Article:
Playing regionally in support of their 2005 release To Whatshername, Wherever The Hell She Is…, the band has big plans for 2006, including expanding their reach farther across the state, launching their Website and possibly heading back into the studio later in the year to begin work on a follow-up to To Whatshername.

Although the band was conceived as a three-piece acoustic project, Possum Jenkins quickly morphed into a considerably more electric affair. With three of the four members tackling the drums as well guitar, the early live shows were an exercise in chaos as much as music, with members crawling around small, equipment-littered stages.

From Willis’ greasy guitar work to Turner’s bluesy vocal growl and Church’s pulsing bass lines to Brewer’s crashing drum work, Possum Jenkins’ live arsenal is certainly not in short supply of weapons.

Hitting a new stride with fresh originals and a slightly more streamlined approach to their live performances, Possum Jenkins is poised to make a leap to the next level.

Both Friday and Sunday night shows will have a $5 cover and will start around 10:30 p.m. Saturday night’s show in Banner Elk will be free of charge. You must be 21 to enter each show.

For more information about Possum Jenkins or to preview tracks from their CD, click to www.myspace.com/thepossumjenkinsband.

- High Country News


In October 2007, the band released their highly-anticipated sophomore effort entitled "On Time." The disc features seven new Possum Jenkins originals that confidently announce the band's artistic growth through driving, melodic Americana. The disc can be purchased at www.cdbaby.com.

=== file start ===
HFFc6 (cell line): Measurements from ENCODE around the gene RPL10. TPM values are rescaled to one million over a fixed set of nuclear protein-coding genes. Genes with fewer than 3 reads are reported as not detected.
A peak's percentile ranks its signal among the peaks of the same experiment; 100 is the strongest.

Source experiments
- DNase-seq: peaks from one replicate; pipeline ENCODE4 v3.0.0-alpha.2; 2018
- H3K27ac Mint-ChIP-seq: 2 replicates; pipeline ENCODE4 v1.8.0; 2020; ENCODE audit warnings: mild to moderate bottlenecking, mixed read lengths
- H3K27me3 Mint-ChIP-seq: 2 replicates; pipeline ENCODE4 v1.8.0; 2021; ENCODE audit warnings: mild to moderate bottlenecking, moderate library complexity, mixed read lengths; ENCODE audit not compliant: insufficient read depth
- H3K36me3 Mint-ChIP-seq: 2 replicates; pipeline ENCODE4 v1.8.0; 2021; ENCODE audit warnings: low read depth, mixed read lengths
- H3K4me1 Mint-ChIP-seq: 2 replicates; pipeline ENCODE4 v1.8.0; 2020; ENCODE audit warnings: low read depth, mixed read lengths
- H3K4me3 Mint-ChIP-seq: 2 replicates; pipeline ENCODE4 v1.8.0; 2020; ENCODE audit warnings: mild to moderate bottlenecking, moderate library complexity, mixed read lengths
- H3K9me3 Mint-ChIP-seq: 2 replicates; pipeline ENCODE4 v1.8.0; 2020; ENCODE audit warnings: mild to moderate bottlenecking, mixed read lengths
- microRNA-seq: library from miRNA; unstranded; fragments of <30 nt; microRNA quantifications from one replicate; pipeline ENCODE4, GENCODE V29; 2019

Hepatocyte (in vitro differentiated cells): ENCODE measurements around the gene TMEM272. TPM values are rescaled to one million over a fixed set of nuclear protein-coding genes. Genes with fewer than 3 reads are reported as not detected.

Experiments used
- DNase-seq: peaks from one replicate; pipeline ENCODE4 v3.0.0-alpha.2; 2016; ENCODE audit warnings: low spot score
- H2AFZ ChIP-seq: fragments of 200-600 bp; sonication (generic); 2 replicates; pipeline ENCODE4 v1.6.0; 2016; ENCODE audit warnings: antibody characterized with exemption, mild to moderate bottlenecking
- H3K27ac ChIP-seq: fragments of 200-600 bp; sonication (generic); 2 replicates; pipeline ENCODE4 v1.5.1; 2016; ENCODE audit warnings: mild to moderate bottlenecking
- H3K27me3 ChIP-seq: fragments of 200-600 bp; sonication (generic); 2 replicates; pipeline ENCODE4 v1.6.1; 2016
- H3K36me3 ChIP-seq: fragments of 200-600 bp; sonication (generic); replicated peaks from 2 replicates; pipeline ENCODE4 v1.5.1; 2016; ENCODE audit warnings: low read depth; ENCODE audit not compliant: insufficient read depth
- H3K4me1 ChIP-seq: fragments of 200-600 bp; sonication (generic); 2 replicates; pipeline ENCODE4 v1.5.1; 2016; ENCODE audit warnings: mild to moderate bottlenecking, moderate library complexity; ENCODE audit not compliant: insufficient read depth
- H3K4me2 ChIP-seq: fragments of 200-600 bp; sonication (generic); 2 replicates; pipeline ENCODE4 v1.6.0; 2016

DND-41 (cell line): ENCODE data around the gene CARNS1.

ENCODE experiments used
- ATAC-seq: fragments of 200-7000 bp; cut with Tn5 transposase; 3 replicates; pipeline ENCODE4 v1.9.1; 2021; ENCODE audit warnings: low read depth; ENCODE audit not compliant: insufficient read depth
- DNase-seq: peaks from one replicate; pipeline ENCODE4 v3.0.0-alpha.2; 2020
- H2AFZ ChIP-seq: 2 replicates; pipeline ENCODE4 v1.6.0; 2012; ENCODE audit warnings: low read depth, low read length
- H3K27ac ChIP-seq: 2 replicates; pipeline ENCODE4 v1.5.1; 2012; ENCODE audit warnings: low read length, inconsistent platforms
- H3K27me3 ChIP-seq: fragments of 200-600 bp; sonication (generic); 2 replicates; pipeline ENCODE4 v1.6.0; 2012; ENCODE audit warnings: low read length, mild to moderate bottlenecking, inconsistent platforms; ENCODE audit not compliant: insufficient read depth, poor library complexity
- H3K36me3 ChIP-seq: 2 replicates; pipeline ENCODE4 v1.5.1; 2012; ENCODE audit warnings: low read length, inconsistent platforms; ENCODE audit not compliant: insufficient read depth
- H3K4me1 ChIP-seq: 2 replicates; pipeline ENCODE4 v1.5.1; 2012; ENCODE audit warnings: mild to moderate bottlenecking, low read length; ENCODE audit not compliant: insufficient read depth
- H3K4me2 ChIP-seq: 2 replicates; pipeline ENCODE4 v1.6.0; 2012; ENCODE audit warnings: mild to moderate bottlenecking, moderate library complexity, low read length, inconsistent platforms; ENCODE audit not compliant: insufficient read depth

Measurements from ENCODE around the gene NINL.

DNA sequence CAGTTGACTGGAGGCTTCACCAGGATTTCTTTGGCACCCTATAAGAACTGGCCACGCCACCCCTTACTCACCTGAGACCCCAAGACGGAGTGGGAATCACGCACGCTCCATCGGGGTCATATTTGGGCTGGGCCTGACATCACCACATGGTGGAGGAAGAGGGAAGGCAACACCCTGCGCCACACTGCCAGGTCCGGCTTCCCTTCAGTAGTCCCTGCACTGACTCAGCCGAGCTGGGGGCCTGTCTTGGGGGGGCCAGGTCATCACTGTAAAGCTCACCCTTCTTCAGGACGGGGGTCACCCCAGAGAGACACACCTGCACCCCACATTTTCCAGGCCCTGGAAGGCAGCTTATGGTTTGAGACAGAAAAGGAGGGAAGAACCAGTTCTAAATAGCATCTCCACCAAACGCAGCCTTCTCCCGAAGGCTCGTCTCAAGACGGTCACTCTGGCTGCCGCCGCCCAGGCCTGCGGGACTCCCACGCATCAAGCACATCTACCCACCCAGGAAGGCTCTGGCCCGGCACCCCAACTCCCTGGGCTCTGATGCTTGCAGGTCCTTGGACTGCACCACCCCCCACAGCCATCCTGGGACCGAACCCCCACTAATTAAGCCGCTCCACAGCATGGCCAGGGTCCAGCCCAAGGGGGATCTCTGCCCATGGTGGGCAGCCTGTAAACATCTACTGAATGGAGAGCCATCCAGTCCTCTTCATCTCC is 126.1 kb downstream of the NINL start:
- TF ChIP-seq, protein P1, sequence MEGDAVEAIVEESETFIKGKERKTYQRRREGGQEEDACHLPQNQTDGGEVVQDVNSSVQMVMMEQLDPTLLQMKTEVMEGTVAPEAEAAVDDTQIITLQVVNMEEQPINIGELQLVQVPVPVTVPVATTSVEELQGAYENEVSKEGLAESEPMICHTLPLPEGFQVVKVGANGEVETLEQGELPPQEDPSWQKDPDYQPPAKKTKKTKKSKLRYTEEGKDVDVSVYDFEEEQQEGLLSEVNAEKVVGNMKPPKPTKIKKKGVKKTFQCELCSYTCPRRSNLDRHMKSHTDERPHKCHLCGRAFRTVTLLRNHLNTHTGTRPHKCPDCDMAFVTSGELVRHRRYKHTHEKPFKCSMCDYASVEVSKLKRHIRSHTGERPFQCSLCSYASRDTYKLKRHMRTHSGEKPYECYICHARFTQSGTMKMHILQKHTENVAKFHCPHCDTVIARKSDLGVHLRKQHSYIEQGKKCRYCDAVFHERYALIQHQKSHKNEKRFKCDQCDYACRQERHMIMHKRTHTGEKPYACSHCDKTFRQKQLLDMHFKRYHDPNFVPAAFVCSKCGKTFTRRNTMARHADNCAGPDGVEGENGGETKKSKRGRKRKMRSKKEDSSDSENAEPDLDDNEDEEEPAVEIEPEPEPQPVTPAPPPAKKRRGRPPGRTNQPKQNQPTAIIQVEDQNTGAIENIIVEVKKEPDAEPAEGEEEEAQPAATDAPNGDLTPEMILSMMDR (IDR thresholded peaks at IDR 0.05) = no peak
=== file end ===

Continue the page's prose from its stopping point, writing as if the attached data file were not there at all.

The summer of 2005 marked the release of Possum Jenkins' upbeat, eclectic and rocking debut CD entitled 'To What's Her Name, Wherever The Hell She Is...' Several of the tracks have been featured on WNCW, North Carolina's top public radio station that is broadcast all over the Western part of the state as well as in Charlotte and into South Carolina. The band has also received airplay on 90.9 WQFS in Greensboro.



Call it alt. country.
Call it Southern rock.
Call it Americana.
Call it shake-yo-ass blues-fried boogie with flashes of raucous cow punk.
Call it a honky-tonk Chinese fire drill.

Any one of those musical descriptors could hit the mark during a Possum Jenkins show and be dead on.

Since coming together during their final year at Boone, North Carolina’s Appalachian State University in 2004, rising Americana quartet Possum Jenkins has toiled and triumphed in bars, clubs and at festivals across their home state, as well as venturing into South Carolina, Tennessee and Virginia.

A sonic Southern recipe of simple but effective melodies married to boundless, off-the-rails energy find the tight-knit group zeroing in on a sound that seamlessly incorporates strains of the timeless mountain music of Appalachia, the compelling alt. country of East Nashville and Austin, a touch funky Memphis soul and a helping of unabashed Southern rock.

It’s not hard to see why Possum Jenkins is just as comfortable sharing stages with outlaw legend Billy Joe Shaver as they are with blues rockers the North Mississippi Allstars. Fans of Shaver’s raw, heartfelt country as well as those of the Allstars’ brand of hill country boogie have both identified with the hard-driving and passionate Americana of Possum Jenkins that finds common ground in both traditions.

On Collection Of Bad Habits, the third independent studio release by Possum Jenkins, the Winston-Salem and Boone, NC-based quintet matches their strongest batch of original material with equally compelling production courtesy of Doug Williams (Avett Brothers, Mad Tea Party) of Electro Magnetic Radiation Recorders and former Emma Gibbs Band guitarist and vocalist Richard Upchurch. In addition to solid playing throughout by the band, guest turns by Will Straughn (Emma Gibbs Band, Shannon Whitworth) and longtime collaborator Aaron Burleson on keyboards add depth to the band’s self-described blend of “Carolinacana.” Swapping instruments throughout and sharing songwriting and lead vocal duties, Possum Jenkins’ driving, country-tinged rockers mesh perfectly with soulful acoustic fare, delivering the band’s most mature and fully realized album to date.